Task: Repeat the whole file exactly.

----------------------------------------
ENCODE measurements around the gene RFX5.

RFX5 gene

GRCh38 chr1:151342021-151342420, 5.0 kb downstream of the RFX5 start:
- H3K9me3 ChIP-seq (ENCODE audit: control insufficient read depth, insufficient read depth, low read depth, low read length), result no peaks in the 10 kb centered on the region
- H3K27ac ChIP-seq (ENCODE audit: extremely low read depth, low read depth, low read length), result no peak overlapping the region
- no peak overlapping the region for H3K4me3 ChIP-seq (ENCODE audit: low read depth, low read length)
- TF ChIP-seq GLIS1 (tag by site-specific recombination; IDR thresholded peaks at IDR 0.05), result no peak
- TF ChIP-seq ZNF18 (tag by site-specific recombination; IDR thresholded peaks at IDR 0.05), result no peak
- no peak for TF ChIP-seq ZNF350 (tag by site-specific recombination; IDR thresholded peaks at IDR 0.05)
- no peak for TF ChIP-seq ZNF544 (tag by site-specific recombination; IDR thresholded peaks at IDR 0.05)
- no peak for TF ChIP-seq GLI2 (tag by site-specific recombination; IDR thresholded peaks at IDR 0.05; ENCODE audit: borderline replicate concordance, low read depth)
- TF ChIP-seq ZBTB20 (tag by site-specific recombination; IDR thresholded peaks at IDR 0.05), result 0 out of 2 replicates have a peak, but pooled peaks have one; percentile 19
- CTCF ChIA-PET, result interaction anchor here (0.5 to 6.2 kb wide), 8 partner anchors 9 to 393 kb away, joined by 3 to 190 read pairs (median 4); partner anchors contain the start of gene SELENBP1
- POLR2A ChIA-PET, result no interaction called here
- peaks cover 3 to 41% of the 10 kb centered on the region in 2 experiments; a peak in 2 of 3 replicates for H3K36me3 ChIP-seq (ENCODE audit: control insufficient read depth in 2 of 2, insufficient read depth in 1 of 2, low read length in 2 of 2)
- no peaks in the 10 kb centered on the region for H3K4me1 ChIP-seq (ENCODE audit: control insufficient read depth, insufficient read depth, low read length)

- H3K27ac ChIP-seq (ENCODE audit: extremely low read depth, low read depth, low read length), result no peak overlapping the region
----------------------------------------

ENCODE measurements around the gene RFX5.

RFX5 gene

GRCh38 chr1:151342021-151342420, 5.0 kb downstream of the RFX5 start:
- H3K9me3 ChIP-seq (ENCODE audit: control insufficient read depth, insufficient read depth, low read depth, low read length), result no peaks in the 10 kb centered on the region
- H3K27ac ChIP-seq (ENCODE audit: extremely low read depth, low read depth, low read length), result no peak overlapping the region
- no peak overlapping the region for H3K4me3 ChIP-seq (ENCODE audit: low read depth, low read length)
- TF ChIP-seq GLIS1 (tag by site-specific recombination; IDR thresholded peaks at IDR 0.05), result no peak
- TF ChIP-seq ZNF18 (tag by site-specific recombination; IDR thresholded peaks at IDR 0.05), result no peak
- no peak for TF ChIP-seq ZNF350 (tag by site-specific recombination; IDR thresholded peaks at IDR 0.05)
- no peak for TF ChIP-seq ZNF544 (tag by site-specific recombination; IDR thresholded peaks at IDR 0.05)
- no peak for TF ChIP-seq GLI2 (tag by site-specific recombination; IDR thresholded peaks at IDR 0.05; ENCODE audit: borderline replicate concordance, low read depth)
- TF ChIP-seq ZBTB20 (tag by site-specific recombination; IDR thresholded peaks at IDR 0.05), result 0 out of 2 replicates have a peak, but pooled peaks have one; percentile 19
- CTCF ChIA-PET, result interaction anchor here (0.5 to 6.2 kb wide), 8 partner anchors 9 to 393 kb away, joined by 3 to 190 read pairs (median 4); partner anchors contain the start of gene SELENBP1
- POLR2A ChIA-PET, result no interaction called here
- peaks cover 3 to 41% of the 10 kb centered on the region in 2 experiments; a peak in 2 of 3 replicates for H3K36me3 ChIP-seq (ENCODE audit: control insufficient read depth in 2 of 2, insufficient read depth in 1 of 2, low read length in 2 of 2)
- no peaks in the 10 kb centered on the region for H3K4me1 ChIP-seq (ENCODE audit: control insufficient read depth, insufficient read depth, low read length)

- H3K27ac ChIP-seq (ENCODE audit: extremely low read depth, low read depth, low read length), result no peak overlapping the region